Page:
Since the Great Recession, gig jobs have been heralded as the economy of the future - but after a decade, are U.S. workers still making money off of gig jobs? Many of the biggest gig startups began in the fallout of the Great Recession of 2008. 7.2% unemployment after the Great Recession spurred the demand for temporary and quick starting jobs. In the decade since, the gig economy has expanded at an exponential rate. But even though business seems to be booming, gig workers are struggling; 60% couldn’t come up with $400 for an emergency bill or other problem.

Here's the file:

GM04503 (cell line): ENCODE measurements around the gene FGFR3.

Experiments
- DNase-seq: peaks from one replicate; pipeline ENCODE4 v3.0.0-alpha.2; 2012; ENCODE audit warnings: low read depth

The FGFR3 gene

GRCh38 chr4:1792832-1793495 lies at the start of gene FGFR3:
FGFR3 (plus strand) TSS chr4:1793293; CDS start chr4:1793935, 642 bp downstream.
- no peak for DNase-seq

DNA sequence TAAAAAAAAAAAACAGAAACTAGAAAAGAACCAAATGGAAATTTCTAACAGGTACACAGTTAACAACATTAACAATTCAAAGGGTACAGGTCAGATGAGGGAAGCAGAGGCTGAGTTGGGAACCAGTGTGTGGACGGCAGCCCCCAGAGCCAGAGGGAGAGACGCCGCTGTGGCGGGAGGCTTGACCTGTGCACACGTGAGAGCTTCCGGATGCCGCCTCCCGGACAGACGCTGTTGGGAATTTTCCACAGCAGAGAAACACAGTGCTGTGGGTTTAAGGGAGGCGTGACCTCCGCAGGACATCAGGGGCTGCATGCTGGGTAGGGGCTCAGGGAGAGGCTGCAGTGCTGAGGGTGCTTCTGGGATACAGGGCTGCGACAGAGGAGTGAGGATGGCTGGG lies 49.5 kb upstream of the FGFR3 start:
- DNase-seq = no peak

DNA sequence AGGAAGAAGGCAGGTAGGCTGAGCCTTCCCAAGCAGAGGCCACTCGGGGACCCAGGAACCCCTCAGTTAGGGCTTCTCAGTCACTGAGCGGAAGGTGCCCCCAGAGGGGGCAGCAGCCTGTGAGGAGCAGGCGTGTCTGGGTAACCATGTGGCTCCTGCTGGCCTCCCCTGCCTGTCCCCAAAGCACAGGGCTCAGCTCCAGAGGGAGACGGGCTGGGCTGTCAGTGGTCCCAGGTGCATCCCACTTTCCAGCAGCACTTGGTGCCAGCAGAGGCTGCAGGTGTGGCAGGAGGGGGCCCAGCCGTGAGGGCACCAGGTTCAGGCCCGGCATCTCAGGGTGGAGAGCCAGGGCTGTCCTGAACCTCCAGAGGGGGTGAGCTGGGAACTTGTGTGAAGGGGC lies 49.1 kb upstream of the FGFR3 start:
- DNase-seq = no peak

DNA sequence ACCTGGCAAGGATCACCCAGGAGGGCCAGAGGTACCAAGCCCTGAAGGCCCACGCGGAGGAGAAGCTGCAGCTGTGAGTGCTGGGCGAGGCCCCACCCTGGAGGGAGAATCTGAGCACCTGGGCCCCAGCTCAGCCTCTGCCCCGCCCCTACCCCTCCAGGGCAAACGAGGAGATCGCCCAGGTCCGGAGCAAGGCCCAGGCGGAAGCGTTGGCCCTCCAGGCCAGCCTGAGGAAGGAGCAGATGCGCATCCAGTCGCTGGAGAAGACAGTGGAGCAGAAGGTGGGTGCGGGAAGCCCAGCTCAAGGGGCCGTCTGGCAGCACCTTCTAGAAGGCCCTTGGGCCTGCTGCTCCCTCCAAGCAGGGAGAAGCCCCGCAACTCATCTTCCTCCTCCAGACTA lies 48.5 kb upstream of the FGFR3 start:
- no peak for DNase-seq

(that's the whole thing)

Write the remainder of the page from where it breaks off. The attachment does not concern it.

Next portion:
After swelling numbers jumped on the bandwagon, many faced the realization that surviving as a full time gig worker was just not practical with the way that things were set up. Many gig workers do not earn a living wage and from 2014 to 2018 pay for even the most active participants gig jobs such as Uber and Lyft dropped significantly.
Find out the seemingly dooming end of the gig economy, with top companies in chaos and workers jumping ship here.
infographic by: www.onlineschoolscenter.com